Questions & Answers

I ask a lot of questions. About everything. All the time.

A few weeks ago I was having some leg pain that was seriously harshing my spinning mojo, so I had a couple conversations with some trusted spinning friends about ways to continue spinning through this. They had loads of great ideas from things I can change about how I’m seated at my wheel to simply using my double treadle as a single treadle and a ton of little things in between. The discussion shifted a bit to other wheels. While I love my wheel and its incredible versatility, those times when my body isn’t cooperating can be frustrating. The ultimate dream would be to someday own a miniSpinner which is treadle-less and thus would completely bypass my less than reliable legs. It’s also super portable, so it would travel well and in many ways suit my life. It’s quite an investment, though, and now isn’t the right time for me to go there — who knows, that time may never come for me. I had a feeling my ‘answer’ was still out there though, that there was something that would allow me to spin even when my legs weren’t cooperative and even when I wanted something more mobile than my wheel.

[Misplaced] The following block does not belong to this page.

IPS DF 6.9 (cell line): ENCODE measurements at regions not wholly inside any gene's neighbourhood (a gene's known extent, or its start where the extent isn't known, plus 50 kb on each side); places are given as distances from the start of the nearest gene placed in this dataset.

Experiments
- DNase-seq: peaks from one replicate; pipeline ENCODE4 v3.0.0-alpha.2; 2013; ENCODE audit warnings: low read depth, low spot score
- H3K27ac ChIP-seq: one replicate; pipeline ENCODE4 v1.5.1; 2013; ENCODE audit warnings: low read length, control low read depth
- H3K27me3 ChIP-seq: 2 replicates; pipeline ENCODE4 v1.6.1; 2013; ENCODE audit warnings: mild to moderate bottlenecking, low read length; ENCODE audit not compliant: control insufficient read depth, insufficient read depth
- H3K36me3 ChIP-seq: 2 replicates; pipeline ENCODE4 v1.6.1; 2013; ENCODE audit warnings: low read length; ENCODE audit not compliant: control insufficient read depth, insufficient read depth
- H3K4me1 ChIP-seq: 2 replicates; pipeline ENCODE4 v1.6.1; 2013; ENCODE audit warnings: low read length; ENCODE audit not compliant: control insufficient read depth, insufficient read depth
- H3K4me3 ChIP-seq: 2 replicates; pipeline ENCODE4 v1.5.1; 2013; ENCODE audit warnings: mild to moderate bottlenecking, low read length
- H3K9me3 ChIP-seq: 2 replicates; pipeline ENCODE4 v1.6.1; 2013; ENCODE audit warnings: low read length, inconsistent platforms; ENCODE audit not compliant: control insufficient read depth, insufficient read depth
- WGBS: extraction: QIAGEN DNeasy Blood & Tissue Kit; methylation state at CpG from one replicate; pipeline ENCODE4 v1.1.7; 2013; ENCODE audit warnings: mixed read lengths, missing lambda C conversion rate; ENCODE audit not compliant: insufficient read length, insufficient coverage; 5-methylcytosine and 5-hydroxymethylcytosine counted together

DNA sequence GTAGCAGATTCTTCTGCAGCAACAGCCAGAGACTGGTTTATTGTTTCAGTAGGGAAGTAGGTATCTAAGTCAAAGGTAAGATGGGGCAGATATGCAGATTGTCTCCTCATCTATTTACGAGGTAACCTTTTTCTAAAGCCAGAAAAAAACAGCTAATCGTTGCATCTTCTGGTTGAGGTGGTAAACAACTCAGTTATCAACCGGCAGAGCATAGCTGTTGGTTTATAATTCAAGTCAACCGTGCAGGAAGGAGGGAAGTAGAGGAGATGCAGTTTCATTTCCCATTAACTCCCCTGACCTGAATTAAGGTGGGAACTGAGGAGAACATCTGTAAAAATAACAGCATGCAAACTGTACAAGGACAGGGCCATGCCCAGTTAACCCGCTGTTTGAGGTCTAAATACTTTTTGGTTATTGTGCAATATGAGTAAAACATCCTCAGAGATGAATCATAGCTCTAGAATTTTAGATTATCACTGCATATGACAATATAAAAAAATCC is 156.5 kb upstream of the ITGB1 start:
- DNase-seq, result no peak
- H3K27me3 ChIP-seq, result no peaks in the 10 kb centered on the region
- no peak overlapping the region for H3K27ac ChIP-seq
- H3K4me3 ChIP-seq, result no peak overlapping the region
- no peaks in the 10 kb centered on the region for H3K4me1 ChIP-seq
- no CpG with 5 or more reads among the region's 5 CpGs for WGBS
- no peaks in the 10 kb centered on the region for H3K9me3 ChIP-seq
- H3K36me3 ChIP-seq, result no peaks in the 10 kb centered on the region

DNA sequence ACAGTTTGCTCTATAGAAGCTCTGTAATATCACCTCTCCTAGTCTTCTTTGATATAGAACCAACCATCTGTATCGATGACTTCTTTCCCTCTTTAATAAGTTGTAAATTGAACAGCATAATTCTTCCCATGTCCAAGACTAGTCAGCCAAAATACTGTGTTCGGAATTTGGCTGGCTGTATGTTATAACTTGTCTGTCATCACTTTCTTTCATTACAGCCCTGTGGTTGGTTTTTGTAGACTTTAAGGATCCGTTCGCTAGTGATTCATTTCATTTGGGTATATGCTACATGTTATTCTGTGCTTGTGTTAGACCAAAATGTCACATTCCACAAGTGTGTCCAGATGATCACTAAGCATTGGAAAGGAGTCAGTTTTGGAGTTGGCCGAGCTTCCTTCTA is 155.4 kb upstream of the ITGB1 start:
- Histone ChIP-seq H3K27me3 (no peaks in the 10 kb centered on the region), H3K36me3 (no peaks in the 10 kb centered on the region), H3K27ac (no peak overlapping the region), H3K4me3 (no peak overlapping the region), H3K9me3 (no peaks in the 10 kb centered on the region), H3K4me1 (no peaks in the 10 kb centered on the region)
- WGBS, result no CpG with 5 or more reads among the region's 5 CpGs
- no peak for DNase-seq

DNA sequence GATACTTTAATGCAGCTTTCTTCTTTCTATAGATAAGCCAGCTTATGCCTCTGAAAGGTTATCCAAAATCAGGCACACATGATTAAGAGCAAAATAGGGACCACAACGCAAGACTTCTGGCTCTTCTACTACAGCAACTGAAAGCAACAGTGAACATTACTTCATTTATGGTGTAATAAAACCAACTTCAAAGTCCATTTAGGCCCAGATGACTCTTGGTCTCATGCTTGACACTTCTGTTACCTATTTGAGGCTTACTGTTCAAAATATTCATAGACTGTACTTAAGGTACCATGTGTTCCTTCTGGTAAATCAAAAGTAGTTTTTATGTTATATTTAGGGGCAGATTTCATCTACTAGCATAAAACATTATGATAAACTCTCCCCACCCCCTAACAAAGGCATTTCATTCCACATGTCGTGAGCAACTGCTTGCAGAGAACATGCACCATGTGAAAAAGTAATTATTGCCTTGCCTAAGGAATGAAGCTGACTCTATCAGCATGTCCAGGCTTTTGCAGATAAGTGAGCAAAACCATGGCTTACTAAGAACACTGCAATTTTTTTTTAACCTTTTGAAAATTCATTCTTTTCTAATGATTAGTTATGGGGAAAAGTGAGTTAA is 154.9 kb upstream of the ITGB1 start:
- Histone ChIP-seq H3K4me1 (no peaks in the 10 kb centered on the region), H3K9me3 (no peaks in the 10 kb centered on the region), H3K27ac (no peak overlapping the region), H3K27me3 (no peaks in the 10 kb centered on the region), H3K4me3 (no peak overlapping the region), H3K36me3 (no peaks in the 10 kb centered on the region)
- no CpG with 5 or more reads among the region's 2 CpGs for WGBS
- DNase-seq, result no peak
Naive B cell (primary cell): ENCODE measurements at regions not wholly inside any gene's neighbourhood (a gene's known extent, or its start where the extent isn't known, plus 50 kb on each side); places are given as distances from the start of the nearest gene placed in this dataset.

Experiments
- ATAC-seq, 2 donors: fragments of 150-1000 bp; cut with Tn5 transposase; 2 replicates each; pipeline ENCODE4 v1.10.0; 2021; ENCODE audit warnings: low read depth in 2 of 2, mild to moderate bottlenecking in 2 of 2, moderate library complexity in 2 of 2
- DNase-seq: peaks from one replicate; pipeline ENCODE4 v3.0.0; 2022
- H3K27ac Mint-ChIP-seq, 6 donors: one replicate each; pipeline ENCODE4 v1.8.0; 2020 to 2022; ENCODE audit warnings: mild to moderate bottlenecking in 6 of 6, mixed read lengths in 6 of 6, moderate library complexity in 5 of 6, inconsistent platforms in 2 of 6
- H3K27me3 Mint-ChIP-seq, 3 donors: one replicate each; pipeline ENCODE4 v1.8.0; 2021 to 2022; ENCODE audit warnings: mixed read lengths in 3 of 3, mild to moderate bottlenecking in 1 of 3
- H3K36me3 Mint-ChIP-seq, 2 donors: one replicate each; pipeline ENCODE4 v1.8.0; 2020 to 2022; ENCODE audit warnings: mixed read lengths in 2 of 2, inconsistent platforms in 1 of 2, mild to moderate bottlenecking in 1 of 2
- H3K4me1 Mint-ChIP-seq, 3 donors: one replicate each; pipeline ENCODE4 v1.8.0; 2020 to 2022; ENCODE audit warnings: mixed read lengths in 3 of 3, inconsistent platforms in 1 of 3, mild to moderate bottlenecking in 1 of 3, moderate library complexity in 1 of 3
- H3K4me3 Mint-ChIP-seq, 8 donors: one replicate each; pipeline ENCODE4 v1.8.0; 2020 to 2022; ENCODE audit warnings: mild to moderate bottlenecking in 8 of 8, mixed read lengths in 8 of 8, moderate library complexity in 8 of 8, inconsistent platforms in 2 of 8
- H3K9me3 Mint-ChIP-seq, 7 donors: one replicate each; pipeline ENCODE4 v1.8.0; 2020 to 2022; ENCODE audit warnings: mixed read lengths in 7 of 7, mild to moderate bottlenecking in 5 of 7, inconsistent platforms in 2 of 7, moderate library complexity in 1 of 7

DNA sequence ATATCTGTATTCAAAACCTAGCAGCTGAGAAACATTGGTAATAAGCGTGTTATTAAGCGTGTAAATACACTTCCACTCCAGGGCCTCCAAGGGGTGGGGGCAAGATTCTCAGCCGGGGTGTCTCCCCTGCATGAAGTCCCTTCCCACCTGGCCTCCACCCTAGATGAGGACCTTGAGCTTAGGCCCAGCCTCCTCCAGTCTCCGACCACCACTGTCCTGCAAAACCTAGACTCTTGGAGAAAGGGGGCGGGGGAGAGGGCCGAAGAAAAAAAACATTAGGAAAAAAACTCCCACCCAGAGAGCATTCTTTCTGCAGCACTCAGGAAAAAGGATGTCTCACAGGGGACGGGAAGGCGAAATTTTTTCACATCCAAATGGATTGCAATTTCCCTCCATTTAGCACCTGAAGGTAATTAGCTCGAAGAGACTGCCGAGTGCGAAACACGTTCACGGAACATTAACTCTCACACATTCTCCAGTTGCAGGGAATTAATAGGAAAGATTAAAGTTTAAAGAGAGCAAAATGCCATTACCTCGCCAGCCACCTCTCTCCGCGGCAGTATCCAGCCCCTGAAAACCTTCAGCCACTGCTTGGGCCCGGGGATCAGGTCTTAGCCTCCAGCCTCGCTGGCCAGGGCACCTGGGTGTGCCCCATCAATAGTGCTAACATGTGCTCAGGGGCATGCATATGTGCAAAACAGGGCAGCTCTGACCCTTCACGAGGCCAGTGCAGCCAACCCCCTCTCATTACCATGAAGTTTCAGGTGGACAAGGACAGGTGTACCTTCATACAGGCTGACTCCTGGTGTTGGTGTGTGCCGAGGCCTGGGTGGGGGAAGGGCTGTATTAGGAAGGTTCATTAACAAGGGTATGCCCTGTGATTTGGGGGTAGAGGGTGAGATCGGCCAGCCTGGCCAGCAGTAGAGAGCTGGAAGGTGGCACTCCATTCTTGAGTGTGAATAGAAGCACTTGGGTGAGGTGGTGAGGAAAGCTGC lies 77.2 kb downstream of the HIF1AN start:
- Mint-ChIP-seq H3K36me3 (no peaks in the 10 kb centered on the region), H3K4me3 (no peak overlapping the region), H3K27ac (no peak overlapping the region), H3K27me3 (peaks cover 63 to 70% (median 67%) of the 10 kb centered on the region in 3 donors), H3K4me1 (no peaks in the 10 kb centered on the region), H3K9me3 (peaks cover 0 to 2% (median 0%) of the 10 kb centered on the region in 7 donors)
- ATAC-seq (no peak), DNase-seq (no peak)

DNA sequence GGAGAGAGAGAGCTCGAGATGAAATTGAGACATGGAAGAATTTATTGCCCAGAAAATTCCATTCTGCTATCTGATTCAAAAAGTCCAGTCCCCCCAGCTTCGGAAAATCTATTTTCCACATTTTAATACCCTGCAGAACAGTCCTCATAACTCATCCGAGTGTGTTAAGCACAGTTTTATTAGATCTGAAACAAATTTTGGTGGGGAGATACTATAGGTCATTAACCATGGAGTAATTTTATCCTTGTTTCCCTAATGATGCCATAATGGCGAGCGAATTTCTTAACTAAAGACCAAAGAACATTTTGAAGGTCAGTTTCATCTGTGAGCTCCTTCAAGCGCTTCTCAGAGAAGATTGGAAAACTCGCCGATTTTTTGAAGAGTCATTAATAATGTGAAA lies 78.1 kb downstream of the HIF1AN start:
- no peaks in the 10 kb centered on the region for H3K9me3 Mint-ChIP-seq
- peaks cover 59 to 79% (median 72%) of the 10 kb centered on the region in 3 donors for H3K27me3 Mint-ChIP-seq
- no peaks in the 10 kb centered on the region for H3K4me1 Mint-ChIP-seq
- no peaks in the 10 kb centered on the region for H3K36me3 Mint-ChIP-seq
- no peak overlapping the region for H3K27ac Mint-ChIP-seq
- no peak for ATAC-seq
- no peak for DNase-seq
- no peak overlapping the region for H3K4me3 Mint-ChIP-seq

All this happened to coincide with a couple spinning friends sharing some incredible photos of spindle spinning on which they’d been working. And then Mary Ann from Three Waters Farm happened to pose the question, “How about a spindle?” A million more questions rolled forth and I embarked on a journey to learn about all the things I never knew about spindle spinning. I have to say that between Mary Ann & the exceptionally talented ladies in the TWF Ravelry Group, I have had the most incredible, exceptional help in everything from learning about spindles themselves to specific skills. I could not be any luckier and I don’t know that I’d be in the very lovely spot that I’m in with regards to spindle spinning without them.

That said, today I thought I’d share with you my thoughts on three spindles I’ve been lucky enough to try out. Each of these spindles is the exact same weight — 0.85oz — and yet each I find to be innately unique. While I’m still quite new to spindle spinning, I’ve come to regard each of them as excellent tools as well. So of course I want to share them with you!

The first I’d like to share is from Golding Fiber Tools.